Thomas Barton is a very notable figure in family history and by all of us of later years he is referred to almost reverently as “French Tom”. He settled in Bordeaux at the age of thirty-one and Grove, in Tipperary, was bought in 1744 and became a kind of family centre until his grandson Hugh bought Straffan in 1828, which superseded it. And it was he who laid the foundations of the family’s notable association with the wine business which has continued to this day.
I came across this gem of a letter, from him -as a grandfather to his ten year-old grand-daughter, in the writer’s Letter book copied in his own hand-writing, and feel it is too good to allow to pass into oblivion. It is so illustrative of a bygone age and of a relation between the generations that we have never known. One wonders, after reading it if there can have been any laughter in the nursery?
At the time this letter was written he was already seventy-eight and lived on, in spite of what he says therein, for another eight years, dying in 1780. Grace, the grand-daughter to whom he was here writing, was only ten at the time. She became Grace Palliser, the mother of four sons and four daughters, and o ‘ ne can but ho pile that the poor dears were taught to laugh, among the other virtues!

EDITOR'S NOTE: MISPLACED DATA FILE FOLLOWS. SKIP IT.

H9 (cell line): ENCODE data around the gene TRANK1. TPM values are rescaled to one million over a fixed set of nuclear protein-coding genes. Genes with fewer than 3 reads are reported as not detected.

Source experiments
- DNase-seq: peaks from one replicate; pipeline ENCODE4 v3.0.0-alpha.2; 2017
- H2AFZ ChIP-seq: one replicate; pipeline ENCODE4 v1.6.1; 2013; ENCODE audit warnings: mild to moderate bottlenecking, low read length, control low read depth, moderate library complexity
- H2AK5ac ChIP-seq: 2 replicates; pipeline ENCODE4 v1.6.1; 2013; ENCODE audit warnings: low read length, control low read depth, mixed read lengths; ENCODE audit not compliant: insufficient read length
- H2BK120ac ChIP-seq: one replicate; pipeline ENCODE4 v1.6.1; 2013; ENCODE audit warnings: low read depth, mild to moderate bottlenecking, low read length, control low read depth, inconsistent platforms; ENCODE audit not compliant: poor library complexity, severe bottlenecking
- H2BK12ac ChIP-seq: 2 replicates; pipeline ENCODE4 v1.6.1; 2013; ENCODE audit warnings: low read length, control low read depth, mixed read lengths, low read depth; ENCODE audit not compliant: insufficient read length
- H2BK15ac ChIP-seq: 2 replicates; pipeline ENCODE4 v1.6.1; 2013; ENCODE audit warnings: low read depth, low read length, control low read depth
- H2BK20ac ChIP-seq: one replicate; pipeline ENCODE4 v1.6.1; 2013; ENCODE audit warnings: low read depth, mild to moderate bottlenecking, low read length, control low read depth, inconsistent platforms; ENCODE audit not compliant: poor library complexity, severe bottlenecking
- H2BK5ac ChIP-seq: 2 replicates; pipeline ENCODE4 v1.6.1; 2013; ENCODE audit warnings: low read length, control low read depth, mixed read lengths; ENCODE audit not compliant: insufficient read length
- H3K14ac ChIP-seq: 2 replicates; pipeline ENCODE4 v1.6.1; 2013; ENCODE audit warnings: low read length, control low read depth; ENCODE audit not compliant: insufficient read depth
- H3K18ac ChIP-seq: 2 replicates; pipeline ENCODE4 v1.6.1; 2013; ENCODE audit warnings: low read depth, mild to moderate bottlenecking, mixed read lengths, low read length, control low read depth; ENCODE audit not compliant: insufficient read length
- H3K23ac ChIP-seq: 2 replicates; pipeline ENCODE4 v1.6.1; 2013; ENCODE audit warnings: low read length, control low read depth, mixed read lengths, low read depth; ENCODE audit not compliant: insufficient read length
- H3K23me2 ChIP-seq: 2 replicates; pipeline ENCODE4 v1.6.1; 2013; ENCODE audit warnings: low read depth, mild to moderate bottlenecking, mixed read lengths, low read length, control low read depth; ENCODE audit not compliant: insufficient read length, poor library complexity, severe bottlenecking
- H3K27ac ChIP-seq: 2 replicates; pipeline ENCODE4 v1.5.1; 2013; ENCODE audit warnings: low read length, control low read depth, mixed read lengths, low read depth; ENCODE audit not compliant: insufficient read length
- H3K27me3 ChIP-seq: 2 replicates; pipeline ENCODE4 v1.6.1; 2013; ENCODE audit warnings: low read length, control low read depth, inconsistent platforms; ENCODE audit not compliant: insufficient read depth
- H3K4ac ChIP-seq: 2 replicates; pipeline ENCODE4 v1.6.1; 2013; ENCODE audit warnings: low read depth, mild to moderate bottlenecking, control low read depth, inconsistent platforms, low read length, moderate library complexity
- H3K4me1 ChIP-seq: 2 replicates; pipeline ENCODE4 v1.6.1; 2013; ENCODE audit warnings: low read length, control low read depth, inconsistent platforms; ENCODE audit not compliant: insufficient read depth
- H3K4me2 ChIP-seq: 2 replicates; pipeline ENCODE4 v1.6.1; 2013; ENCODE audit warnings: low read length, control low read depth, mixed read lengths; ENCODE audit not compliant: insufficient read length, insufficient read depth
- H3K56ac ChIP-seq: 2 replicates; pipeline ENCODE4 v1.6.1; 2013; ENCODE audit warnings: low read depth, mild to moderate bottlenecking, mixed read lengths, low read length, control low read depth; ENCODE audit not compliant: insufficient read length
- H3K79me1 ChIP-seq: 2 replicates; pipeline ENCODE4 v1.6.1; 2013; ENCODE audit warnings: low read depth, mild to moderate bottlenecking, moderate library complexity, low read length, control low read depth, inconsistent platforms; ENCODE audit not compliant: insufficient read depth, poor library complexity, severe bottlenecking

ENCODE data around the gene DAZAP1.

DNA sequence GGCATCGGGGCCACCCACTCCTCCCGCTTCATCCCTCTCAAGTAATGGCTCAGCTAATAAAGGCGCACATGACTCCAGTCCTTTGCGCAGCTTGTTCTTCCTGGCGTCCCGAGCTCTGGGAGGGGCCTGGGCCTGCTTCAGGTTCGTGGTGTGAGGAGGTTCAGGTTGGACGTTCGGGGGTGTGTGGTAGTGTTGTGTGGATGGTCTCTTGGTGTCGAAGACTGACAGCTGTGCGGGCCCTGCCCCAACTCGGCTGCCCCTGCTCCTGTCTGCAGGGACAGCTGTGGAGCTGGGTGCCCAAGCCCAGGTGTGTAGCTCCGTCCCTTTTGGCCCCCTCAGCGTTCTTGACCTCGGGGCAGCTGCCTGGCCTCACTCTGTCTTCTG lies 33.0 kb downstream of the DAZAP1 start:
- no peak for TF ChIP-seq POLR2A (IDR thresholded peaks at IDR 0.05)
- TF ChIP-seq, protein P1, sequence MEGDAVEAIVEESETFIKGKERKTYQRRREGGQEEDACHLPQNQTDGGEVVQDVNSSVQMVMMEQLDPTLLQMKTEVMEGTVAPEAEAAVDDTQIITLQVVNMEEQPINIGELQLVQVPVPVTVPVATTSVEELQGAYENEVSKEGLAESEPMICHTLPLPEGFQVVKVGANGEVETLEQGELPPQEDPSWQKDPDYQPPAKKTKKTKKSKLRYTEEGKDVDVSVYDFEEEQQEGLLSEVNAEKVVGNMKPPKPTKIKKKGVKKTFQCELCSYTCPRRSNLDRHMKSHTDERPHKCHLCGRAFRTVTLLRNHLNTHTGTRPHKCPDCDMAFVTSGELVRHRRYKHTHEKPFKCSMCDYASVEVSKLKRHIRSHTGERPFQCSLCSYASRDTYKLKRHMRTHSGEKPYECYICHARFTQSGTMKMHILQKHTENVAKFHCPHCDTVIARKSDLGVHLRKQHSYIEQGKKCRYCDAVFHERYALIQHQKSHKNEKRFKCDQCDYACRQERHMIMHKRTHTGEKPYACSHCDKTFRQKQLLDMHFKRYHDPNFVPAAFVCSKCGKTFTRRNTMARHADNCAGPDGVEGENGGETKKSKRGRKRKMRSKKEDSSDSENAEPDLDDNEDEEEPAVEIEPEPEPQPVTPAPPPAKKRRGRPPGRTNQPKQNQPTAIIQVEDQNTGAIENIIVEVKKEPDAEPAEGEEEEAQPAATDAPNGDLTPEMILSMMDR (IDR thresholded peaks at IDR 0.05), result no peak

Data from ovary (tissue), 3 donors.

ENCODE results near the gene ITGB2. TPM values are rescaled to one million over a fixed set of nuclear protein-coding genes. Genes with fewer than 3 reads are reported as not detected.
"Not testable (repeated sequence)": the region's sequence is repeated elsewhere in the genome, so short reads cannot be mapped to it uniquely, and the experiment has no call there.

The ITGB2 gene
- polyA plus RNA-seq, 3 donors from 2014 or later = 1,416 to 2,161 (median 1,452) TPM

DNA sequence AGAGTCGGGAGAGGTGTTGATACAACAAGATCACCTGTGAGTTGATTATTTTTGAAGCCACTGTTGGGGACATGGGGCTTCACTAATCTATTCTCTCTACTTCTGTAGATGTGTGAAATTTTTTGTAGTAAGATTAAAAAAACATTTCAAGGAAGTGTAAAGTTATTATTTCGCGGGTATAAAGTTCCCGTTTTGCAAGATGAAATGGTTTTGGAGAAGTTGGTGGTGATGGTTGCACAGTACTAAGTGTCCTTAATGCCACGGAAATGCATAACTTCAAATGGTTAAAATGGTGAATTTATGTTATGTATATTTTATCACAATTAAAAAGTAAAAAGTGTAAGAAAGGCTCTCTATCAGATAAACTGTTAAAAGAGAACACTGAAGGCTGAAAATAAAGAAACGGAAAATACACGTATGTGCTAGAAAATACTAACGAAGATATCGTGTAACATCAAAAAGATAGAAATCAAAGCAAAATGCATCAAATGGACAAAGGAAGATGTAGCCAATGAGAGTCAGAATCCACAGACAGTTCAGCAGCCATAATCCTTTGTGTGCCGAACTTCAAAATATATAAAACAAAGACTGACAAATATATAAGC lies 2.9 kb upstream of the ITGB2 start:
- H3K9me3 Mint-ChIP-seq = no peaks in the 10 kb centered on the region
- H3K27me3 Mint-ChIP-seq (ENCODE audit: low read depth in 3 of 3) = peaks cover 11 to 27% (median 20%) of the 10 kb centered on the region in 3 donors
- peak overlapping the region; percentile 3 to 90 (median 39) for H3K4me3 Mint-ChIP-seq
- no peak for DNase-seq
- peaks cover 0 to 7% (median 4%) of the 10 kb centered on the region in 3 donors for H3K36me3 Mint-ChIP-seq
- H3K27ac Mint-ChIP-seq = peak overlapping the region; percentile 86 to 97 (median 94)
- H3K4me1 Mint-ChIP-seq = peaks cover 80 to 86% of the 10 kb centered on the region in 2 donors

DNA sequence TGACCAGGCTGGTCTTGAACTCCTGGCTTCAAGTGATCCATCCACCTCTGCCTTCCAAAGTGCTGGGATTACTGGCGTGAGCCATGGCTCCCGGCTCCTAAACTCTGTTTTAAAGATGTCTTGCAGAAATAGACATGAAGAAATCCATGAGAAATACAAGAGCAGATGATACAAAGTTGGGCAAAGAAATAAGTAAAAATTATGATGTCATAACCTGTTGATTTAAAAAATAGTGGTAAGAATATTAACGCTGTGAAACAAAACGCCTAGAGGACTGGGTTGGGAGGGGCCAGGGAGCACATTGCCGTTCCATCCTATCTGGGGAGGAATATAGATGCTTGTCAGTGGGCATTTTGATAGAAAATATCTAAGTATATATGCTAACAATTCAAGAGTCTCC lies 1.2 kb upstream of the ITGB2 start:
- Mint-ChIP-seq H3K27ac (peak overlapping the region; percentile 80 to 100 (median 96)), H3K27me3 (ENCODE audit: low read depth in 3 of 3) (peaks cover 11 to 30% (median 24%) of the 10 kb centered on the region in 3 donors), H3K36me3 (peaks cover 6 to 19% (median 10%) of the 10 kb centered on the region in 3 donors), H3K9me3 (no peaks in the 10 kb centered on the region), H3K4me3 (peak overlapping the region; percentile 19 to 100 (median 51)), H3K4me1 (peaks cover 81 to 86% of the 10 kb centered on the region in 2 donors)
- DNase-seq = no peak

5th May 1772
My very dear Grand-daughter,
I received your two letters…. it does me very great pleasure to understand that you are a good girl and mind your learning which pray mind to continue to do, but above all things, my dear little Grace, let strict virtue and good humour, free from vanity or pride be your chief study. Virtue is a glorious thing that never fades. To be truly virtuous will make you Beloved Esteemed and Respected by everyone that may ever become acquainted with you : but virtue once in the least tarnished is never to be repaired. A woman that wants virtue will always be despised, disregarded and hated even by her nearest relations. You have a fine pattern of virtue and goodness before you that is your virtuous grandmother Barton who loves you.